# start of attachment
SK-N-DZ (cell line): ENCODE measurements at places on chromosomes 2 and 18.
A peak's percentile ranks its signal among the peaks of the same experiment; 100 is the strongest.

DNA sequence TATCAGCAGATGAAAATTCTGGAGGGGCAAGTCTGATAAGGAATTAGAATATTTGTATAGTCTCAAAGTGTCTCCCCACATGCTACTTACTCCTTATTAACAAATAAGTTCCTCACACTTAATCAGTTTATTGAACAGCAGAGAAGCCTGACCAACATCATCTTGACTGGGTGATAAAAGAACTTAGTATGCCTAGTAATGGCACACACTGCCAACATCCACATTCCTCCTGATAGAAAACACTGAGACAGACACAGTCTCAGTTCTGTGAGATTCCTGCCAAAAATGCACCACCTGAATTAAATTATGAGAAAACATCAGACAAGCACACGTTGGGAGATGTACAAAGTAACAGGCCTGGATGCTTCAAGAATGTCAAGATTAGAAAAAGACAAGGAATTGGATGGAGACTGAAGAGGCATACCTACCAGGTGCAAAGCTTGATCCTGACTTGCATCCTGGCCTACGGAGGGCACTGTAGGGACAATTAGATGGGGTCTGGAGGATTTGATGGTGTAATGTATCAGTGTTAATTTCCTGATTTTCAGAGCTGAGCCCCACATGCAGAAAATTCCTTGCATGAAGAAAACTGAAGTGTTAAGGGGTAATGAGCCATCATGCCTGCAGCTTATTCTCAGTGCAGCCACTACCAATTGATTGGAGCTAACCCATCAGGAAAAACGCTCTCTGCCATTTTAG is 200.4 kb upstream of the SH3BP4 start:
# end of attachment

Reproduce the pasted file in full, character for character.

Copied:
SK-N-DZ (cell line): ENCODE measurements at places on chromosomes 2 and 18.
A peak's percentile ranks its signal among the peaks of the same experiment; 100 is the strongest.

DNA sequence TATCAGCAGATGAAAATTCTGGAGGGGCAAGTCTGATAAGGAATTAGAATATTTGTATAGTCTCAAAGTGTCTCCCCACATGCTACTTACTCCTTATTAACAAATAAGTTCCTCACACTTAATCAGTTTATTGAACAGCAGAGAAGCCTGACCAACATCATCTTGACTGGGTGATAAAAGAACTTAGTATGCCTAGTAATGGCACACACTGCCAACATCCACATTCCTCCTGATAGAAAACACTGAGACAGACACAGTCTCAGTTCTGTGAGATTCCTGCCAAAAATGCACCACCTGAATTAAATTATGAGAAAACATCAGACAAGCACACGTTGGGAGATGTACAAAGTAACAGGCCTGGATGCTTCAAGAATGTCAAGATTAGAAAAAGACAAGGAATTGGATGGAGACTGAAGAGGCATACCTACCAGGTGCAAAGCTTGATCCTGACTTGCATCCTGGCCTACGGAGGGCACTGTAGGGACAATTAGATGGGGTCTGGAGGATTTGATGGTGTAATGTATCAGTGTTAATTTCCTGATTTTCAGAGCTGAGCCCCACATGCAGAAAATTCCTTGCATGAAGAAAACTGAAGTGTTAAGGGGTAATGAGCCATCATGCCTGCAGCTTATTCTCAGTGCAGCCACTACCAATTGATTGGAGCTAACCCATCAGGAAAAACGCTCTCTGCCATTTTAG is 200.4 kb upstream of the SH3BP4 start: